Each standard addresses a unique need for different situations: GHG emissions reduction projects, reaching long-term emissions reduction targets, reporting corporate-level emissions, and reporting the emissions of communities in cities or other regional districts.
The Corporate Accounting and Reporting Standard defines the steps and recommendations for companies to prepare a GHG inventory. In 2017, the Carbon Majors Report found that 71% of global emissions since 1988 came from just 100 companies worldwide.
Of course, these companies are mostly energy companies supplying the world’s fuel to run its operations. Reducing dependence on fossil fuels across all business operations is a critical way for corporations to address climate change.
The high level data of a corporate GHG inventory serves as a stepping stone to help corporations strategically reduce GHG emissions. It supports standardization and transparency across industries to reduce emissions accounting gaps.
The GHG Corporate Accounting and Reporting Standard provides the guidance for GHG accounting principles, inventory scopes, GHG emissions sources, setting a base year, and periodically tracking and monitoring emissions.
Apart from corporations, this standard is used by NGOs, government agencies, and universities.
Cities are another major source of carbon emissions, because they generate 75% of all global emissions. Cities are also well-positioned to reduce their carbon emissions, thanks to the support they have from the public and the risks they face from sea level rise, extreme temperatures, and intense floods and storms.
To respond to this need, the GHG Protocol developed its Community-Scale Greenhouse Gas Emission Inventories (GPC). Cities and larger governmental regions such as states and provinces and entire countries can use this standard to measure and GHG emissions consistently.
The standard supports benchmarking across regions. It also highlights the importance of cities for reducing GHG emissions worldwide.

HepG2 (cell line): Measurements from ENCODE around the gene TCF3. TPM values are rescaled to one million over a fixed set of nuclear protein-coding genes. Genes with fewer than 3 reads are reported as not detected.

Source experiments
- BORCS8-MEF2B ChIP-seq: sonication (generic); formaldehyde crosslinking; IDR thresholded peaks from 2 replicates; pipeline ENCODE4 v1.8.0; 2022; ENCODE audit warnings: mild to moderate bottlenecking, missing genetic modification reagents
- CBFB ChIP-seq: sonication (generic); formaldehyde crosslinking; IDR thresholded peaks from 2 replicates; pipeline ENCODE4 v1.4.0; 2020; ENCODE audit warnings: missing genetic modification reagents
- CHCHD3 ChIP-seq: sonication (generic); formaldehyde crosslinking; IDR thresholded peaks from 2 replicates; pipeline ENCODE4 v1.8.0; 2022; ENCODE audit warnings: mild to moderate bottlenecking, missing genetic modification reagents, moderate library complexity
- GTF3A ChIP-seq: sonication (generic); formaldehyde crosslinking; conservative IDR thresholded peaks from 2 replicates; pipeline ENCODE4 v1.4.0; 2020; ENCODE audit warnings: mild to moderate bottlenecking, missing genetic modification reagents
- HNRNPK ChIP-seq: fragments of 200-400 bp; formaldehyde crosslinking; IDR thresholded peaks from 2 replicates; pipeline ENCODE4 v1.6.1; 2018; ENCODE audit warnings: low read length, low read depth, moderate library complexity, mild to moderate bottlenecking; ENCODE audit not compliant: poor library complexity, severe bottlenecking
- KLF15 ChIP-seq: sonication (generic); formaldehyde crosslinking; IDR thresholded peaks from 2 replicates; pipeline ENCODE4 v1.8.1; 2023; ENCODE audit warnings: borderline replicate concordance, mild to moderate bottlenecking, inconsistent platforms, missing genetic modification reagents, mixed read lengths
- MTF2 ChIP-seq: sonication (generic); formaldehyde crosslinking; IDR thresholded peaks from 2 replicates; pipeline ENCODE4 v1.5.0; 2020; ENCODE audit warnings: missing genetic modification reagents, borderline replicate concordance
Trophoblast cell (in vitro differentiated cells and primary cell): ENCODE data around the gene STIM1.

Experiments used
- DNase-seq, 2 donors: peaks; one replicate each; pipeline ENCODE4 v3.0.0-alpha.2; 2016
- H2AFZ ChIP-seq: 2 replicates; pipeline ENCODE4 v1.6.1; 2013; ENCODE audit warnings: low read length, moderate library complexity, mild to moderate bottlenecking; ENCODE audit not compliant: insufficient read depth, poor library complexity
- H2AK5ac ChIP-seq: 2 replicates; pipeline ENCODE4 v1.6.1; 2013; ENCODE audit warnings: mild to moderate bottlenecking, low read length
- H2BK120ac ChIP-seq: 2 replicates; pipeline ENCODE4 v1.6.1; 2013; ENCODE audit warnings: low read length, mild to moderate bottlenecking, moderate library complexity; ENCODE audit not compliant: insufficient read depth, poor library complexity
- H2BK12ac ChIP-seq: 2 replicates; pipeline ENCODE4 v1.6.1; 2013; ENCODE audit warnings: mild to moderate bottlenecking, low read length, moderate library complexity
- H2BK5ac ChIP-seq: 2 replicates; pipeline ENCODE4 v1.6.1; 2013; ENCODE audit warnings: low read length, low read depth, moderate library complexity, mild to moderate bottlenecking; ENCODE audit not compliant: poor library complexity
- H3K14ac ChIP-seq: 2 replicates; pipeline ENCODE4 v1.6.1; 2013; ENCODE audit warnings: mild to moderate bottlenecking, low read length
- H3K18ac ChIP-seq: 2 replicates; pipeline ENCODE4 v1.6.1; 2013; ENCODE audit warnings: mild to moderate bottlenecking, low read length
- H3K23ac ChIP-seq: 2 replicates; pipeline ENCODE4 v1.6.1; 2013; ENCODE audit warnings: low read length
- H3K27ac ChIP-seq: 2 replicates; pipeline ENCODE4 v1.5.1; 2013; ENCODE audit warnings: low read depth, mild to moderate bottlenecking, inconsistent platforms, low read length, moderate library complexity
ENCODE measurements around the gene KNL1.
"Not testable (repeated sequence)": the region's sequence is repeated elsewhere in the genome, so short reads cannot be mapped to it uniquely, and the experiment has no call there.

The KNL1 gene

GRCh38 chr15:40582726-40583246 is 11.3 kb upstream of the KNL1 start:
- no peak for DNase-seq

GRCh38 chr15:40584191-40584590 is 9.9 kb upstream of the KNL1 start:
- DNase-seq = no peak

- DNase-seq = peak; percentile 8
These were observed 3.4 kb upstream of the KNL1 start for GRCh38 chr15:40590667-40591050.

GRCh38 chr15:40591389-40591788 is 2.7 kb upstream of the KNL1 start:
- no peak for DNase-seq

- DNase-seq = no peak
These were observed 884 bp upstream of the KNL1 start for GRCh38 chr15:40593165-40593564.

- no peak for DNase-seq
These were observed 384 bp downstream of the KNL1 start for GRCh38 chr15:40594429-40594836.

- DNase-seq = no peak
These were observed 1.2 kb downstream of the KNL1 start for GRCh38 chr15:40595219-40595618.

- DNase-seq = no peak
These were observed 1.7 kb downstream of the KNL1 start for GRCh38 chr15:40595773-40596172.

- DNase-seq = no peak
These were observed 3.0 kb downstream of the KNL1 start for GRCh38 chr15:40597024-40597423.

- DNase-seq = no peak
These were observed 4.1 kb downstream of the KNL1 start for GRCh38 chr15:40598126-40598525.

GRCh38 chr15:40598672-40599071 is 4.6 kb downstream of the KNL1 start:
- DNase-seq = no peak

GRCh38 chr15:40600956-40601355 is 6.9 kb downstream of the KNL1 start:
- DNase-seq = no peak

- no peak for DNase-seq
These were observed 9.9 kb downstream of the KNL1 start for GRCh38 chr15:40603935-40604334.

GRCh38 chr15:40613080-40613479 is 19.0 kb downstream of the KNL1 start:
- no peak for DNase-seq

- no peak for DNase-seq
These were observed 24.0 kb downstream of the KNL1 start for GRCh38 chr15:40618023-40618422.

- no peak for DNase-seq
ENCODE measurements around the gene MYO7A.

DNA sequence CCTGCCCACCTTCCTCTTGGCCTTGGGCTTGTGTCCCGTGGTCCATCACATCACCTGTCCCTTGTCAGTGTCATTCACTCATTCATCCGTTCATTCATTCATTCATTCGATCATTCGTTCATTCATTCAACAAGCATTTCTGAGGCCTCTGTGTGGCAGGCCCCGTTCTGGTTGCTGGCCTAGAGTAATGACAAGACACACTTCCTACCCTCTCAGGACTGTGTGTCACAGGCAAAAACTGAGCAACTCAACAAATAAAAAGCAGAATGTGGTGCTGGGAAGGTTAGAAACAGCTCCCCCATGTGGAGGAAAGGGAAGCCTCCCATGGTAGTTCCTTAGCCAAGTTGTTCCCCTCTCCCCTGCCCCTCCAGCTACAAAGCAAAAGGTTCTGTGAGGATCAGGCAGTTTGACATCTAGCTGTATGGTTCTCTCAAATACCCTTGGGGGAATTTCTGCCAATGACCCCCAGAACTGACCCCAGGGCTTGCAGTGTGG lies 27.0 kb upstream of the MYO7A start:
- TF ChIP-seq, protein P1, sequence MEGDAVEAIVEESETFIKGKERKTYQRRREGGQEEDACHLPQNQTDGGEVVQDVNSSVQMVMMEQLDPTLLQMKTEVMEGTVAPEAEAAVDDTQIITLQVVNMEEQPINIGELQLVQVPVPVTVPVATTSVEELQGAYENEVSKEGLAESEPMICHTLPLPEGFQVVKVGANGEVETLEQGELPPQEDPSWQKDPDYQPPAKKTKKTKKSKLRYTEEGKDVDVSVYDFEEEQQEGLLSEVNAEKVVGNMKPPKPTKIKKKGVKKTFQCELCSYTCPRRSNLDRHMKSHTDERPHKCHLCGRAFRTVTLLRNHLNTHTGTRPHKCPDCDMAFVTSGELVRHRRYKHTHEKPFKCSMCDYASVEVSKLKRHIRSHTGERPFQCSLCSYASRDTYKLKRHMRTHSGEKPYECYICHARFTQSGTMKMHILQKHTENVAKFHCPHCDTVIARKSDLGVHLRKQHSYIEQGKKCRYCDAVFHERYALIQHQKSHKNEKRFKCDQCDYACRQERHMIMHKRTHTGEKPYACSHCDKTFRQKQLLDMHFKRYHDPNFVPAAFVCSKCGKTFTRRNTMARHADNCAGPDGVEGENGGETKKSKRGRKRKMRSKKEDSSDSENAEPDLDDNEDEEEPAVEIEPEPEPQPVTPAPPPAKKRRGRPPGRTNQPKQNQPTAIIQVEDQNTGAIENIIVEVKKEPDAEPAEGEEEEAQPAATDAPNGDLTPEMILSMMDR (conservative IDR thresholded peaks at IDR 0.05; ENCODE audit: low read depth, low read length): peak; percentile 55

While many of the standards the GHG Protocol has created focus on consistent GHG measurement, the mitigation standard goes one step further to train countries and cities how to meet their GHG emissions mitigation (reduction) targets.
The standard was developed to support countries in achieving their Nationally Determined Contributions as signatories of the Paris Agreement. Countries can use the standard both to evaluate and report their performance towards reaching their goals.
The standard helps countries analyze the progress different decarbonization policies and actions will enable them to make. It also helps them report to international organizations.
Corporate Scope 3 emissions are where the bulk (80%) of corporate emissions fall. Yet, tracking and monitoring these indirect emissions has proven difficult for many organizations. To simplify the process, the GHG Protocol developed its Value Chain Standard.
Value chain emissions include those resulting from the production, transportation, or use of a corporation’s products and services. In other words, value chain emissions result from a company’s upstream or downstream activities.
Given the immense control corporations have over their supplier selection, manufacturing processes, logistics, and product designs, they are well positioned to reduce their Scope 3 emissions.